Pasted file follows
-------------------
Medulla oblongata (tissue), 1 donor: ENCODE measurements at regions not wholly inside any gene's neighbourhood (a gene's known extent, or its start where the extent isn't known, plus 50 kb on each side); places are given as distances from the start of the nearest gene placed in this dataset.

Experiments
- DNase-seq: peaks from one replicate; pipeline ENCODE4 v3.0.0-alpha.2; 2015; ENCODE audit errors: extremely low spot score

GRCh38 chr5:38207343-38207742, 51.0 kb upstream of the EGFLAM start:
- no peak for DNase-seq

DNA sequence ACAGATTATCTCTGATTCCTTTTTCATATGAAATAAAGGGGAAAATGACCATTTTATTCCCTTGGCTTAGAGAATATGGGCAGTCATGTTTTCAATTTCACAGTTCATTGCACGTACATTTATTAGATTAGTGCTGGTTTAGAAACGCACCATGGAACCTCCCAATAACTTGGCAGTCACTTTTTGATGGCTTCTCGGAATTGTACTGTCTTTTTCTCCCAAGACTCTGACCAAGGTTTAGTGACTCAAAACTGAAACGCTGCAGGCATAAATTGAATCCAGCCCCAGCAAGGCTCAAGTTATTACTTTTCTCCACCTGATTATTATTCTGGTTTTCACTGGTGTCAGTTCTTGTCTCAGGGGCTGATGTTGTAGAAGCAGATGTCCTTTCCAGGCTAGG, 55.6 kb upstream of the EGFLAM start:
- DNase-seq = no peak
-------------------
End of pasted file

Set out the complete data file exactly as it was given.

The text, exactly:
Medulla oblongata (tissue), 1 donor: ENCODE measurements at regions not wholly inside any gene's neighbourhood (a gene's known extent, or its start where the extent isn't known, plus 50 kb on each side); places are given as distances from the start of the nearest gene placed in this dataset.

Experiments
- DNase-seq: peaks from one replicate; pipeline ENCODE4 v3.0.0-alpha.2; 2015; ENCODE audit errors: extremely low spot score

GRCh38 chr5:38207343-38207742, 51.0 kb upstream of the EGFLAM start:
- no peak for DNase-seq

DNA sequence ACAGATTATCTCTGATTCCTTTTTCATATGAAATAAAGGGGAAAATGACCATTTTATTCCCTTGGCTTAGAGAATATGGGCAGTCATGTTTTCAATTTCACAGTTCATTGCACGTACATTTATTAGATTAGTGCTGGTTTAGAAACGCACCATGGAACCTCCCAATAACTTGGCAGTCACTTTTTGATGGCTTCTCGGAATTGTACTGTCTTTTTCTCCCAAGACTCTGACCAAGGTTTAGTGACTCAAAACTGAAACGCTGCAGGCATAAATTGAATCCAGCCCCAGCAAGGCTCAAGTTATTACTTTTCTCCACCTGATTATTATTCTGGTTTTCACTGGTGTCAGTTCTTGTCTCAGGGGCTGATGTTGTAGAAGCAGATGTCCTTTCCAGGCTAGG, 55.6 kb upstream of the EGFLAM start:
- DNase-seq = no peak